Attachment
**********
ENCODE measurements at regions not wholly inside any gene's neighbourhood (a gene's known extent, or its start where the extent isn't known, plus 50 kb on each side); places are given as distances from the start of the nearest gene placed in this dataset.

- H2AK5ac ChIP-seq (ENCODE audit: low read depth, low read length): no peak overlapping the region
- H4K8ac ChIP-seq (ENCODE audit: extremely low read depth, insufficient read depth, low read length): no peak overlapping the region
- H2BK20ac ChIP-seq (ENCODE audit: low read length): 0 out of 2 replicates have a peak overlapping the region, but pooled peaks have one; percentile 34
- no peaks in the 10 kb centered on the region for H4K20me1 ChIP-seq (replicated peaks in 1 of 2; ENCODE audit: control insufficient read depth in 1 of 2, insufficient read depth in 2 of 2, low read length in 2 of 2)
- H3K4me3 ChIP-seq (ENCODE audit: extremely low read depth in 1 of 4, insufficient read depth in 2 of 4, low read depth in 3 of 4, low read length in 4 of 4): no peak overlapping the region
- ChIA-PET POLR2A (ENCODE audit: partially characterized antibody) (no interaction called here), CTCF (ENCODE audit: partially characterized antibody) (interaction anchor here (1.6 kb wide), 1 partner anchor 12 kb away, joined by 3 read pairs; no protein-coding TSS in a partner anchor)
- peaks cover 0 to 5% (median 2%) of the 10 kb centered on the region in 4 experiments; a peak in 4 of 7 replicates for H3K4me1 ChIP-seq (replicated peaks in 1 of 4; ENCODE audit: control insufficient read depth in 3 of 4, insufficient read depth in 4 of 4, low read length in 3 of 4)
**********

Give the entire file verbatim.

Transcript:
ENCODE measurements at regions not wholly inside any gene's neighbourhood (a gene's known extent, or its start where the extent isn't known, plus 50 kb on each side); places are given as distances from the start of the nearest gene placed in this dataset.

- H2AK5ac ChIP-seq (ENCODE audit: low read depth, low read length): no peak overlapping the region
- H4K8ac ChIP-seq (ENCODE audit: extremely low read depth, insufficient read depth, low read length): no peak overlapping the region
- H2BK20ac ChIP-seq (ENCODE audit: low read length): 0 out of 2 replicates have a peak overlapping the region, but pooled peaks have one; percentile 34
- no peaks in the 10 kb centered on the region for H4K20me1 ChIP-seq (replicated peaks in 1 of 2; ENCODE audit: control insufficient read depth in 1 of 2, insufficient read depth in 2 of 2, low read length in 2 of 2)
- H3K4me3 ChIP-seq (ENCODE audit: extremely low read depth in 1 of 4, insufficient read depth in 2 of 4, low read depth in 3 of 4, low read length in 4 of 4): no peak overlapping the region
- ChIA-PET POLR2A (ENCODE audit: partially characterized antibody) (no interaction called here), CTCF (ENCODE audit: partially characterized antibody) (interaction anchor here (1.6 kb wide), 1 partner anchor 12 kb away, joined by 3 read pairs; no protein-coding TSS in a partner anchor)
- peaks cover 0 to 5% (median 2%) of the 10 kb centered on the region in 4 experiments; a peak in 4 of 7 replicates for H3K4me1 ChIP-seq (replicated peaks in 1 of 4; ENCODE audit: control insufficient read depth in 3 of 4, insufficient read depth in 4 of 4, low read length in 3 of 4)